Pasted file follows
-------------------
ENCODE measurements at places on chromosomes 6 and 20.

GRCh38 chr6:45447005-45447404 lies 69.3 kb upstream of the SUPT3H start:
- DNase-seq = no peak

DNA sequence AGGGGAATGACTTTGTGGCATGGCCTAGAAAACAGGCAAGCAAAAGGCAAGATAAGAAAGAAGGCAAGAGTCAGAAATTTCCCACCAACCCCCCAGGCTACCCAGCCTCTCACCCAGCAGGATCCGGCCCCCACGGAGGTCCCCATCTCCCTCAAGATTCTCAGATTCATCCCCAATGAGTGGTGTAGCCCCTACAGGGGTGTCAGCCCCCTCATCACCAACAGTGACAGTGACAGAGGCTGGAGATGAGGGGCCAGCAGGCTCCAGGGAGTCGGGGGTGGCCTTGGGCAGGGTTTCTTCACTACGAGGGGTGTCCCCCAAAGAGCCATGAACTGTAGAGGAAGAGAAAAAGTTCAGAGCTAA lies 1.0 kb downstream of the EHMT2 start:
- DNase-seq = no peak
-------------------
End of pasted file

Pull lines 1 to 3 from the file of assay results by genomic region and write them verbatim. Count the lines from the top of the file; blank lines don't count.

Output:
ENCODE measurements at places on chromosomes 6 and 20.

GRCh38 chr6:45447005-45447404 lies 69.3 kb upstream of the SUPT3H start:
- DNase-seq = no peak